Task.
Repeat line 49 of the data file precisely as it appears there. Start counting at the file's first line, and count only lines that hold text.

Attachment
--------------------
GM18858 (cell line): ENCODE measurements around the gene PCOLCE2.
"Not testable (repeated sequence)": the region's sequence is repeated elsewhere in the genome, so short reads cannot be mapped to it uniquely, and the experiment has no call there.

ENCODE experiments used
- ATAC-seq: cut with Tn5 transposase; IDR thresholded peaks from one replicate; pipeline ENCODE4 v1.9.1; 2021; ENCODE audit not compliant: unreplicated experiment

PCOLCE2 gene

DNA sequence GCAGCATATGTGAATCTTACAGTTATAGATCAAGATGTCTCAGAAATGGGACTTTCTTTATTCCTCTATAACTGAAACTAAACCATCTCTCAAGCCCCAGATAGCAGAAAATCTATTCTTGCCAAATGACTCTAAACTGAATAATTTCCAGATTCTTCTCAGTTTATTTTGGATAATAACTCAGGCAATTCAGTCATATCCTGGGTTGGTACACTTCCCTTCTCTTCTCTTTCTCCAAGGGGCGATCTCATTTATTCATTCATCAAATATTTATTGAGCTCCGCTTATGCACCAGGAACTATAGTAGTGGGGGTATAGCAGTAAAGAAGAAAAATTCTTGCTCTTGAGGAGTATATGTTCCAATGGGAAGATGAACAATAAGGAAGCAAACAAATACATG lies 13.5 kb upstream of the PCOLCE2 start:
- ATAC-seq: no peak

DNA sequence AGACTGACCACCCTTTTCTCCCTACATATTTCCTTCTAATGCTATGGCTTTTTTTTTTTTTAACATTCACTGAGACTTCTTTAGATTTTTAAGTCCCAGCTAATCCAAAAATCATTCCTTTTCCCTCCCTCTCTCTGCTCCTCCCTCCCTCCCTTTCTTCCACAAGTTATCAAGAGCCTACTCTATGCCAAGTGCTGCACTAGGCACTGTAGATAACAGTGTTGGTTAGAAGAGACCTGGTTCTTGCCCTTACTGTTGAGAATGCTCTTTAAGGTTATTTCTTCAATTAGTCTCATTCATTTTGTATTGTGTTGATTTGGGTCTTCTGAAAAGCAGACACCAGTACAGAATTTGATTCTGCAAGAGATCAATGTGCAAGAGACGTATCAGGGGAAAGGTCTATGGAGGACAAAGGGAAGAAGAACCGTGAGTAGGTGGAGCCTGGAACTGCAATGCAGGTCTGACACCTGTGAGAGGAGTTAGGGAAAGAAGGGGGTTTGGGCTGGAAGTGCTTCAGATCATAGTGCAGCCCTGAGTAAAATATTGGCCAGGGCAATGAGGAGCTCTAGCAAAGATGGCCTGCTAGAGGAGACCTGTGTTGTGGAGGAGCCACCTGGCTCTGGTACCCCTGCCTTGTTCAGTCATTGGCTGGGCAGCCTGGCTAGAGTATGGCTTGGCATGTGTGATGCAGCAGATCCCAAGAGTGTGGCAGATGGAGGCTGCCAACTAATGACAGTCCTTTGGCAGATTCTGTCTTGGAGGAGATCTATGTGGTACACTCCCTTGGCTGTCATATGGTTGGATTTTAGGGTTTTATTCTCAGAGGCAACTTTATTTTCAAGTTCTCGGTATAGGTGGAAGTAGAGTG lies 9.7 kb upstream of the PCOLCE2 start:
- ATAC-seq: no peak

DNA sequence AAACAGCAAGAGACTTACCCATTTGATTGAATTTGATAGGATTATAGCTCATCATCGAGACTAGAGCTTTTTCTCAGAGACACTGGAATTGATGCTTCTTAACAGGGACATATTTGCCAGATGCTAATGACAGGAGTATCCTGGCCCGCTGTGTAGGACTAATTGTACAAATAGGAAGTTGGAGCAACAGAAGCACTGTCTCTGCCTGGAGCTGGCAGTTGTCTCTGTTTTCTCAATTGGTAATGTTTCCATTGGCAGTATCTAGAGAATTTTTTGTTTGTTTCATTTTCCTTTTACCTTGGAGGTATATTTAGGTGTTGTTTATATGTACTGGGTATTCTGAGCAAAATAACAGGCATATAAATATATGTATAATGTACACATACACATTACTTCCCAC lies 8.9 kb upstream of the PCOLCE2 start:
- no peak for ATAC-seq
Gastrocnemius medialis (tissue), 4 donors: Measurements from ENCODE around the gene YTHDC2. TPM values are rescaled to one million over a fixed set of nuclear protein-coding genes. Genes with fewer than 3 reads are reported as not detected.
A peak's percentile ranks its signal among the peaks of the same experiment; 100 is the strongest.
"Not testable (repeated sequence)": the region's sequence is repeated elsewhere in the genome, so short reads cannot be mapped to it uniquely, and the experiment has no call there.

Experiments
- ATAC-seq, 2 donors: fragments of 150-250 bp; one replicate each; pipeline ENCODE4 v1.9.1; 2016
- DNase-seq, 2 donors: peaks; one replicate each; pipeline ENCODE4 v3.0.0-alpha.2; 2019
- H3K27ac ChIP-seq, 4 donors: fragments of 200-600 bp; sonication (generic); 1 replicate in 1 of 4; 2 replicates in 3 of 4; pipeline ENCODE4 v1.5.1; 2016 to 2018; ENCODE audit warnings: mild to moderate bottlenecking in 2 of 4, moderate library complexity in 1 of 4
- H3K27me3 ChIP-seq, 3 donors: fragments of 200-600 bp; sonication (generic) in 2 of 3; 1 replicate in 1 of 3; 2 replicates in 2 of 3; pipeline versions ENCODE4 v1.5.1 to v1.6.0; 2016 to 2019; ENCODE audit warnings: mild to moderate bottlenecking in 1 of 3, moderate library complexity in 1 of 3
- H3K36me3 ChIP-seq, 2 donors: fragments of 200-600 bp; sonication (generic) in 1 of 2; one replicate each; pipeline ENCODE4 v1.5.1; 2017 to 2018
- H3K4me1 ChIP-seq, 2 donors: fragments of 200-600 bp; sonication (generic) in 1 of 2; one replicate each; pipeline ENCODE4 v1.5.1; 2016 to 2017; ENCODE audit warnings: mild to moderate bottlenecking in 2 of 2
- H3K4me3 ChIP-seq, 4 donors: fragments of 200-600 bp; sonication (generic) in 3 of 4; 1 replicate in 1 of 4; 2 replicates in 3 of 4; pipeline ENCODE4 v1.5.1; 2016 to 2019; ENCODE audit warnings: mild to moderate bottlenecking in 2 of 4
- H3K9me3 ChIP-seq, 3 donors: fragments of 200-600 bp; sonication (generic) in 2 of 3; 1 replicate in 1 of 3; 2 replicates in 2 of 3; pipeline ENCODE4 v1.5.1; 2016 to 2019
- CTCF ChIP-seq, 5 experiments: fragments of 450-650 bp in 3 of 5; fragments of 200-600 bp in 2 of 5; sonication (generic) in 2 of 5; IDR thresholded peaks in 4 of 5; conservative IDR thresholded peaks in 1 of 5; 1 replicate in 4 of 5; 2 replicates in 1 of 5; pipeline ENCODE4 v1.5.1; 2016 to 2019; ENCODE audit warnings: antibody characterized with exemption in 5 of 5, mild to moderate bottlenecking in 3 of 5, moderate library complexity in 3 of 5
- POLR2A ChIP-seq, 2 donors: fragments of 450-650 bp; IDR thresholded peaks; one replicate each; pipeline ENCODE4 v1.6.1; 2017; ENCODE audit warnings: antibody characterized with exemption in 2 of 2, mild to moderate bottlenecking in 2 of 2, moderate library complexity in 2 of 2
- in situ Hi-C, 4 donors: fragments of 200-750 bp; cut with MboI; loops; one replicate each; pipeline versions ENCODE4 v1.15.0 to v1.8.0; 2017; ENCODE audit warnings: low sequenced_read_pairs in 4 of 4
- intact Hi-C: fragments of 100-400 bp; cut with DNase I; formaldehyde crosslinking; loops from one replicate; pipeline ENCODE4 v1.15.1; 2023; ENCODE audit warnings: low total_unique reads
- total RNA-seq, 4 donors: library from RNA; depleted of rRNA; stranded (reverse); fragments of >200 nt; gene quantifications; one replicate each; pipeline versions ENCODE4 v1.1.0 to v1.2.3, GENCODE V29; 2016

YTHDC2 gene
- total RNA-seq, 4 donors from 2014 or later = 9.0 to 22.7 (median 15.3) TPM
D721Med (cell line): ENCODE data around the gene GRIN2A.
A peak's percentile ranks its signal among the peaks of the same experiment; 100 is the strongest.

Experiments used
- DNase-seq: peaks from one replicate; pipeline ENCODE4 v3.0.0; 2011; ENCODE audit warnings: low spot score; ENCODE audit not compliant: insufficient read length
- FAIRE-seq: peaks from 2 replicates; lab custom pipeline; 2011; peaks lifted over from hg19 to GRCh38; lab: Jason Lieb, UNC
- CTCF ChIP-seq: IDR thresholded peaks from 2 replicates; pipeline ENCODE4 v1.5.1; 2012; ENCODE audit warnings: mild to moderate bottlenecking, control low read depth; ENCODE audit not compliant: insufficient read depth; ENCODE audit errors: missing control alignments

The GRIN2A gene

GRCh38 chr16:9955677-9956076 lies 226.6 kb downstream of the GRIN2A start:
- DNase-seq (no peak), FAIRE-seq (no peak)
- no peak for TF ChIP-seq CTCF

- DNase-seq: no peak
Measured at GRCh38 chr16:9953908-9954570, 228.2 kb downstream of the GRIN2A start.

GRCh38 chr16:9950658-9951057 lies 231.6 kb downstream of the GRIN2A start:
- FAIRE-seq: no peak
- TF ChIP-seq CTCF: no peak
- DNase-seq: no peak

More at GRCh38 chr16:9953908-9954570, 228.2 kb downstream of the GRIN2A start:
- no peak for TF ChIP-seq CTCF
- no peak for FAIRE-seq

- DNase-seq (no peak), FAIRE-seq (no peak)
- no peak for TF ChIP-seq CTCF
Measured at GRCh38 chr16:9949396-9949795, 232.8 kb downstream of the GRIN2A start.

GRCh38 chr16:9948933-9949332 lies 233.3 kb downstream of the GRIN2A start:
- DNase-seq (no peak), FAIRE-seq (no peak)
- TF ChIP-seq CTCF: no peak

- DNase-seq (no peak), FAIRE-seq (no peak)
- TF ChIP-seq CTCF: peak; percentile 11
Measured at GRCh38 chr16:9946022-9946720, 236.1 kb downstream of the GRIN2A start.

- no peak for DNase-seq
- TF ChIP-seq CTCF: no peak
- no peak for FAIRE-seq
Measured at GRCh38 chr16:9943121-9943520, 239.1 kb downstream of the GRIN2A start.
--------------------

- no peak for FAIRE-seq